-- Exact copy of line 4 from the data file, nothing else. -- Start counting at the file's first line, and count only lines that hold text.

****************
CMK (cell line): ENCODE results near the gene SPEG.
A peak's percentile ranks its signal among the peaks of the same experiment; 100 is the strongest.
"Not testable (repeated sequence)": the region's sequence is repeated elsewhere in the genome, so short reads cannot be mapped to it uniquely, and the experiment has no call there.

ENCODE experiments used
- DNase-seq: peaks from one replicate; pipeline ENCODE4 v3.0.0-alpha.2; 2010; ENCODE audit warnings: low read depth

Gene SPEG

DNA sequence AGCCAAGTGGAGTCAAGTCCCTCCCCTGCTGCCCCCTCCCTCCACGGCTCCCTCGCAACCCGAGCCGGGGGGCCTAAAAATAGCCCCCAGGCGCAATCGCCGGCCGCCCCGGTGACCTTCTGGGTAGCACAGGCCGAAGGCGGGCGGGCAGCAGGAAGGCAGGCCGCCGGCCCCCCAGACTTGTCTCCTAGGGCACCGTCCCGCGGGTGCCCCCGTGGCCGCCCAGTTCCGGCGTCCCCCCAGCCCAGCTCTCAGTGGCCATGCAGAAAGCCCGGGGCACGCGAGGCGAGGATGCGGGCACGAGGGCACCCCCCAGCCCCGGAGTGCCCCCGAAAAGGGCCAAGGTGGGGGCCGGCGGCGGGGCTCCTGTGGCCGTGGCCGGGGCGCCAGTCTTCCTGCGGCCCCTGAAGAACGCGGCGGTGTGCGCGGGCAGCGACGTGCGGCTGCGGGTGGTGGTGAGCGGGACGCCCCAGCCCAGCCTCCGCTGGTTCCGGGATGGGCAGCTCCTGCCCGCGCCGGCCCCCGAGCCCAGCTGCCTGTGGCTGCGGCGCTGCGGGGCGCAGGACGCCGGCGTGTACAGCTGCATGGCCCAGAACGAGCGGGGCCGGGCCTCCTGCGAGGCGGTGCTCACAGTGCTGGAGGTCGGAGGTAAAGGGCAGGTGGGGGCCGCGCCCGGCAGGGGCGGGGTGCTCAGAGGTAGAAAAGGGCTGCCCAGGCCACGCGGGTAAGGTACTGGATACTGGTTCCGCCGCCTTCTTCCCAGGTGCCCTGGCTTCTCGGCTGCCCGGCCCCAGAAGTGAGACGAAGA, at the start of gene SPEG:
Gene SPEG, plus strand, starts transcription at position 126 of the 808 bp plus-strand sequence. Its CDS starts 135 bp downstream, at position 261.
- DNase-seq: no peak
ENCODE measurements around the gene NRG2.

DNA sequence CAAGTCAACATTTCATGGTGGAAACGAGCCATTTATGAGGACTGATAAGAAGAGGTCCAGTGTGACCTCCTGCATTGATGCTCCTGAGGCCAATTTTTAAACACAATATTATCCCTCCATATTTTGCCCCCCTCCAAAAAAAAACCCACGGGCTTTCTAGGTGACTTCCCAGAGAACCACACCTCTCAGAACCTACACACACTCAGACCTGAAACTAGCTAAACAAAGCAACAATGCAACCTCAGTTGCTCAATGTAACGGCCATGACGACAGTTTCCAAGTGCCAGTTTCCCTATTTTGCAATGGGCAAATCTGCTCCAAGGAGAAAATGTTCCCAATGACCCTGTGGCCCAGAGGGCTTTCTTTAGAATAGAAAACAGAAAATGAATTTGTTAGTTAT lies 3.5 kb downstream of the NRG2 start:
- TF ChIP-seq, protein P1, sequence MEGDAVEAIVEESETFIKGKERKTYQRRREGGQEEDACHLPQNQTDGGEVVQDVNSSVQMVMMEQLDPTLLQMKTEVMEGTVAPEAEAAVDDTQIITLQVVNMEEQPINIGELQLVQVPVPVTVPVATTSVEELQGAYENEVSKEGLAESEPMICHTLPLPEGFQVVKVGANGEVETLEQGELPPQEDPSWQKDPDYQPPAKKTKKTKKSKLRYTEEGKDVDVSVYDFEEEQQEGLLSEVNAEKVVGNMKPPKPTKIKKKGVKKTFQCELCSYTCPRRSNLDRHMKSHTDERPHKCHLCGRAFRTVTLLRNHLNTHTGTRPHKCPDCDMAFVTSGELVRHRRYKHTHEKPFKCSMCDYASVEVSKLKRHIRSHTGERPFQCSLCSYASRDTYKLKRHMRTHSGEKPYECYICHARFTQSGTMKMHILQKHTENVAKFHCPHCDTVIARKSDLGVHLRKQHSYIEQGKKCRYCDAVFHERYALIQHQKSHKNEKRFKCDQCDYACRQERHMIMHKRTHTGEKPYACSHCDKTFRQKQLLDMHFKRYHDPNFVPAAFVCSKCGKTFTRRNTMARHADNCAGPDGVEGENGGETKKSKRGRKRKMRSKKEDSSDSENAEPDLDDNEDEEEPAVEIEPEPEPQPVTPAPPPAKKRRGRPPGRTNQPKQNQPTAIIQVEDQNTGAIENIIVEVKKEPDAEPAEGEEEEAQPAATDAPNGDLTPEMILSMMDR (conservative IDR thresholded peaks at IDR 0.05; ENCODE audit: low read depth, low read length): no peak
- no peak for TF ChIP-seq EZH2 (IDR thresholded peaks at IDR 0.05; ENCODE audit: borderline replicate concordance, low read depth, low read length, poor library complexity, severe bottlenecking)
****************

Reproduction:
ENCODE experiments used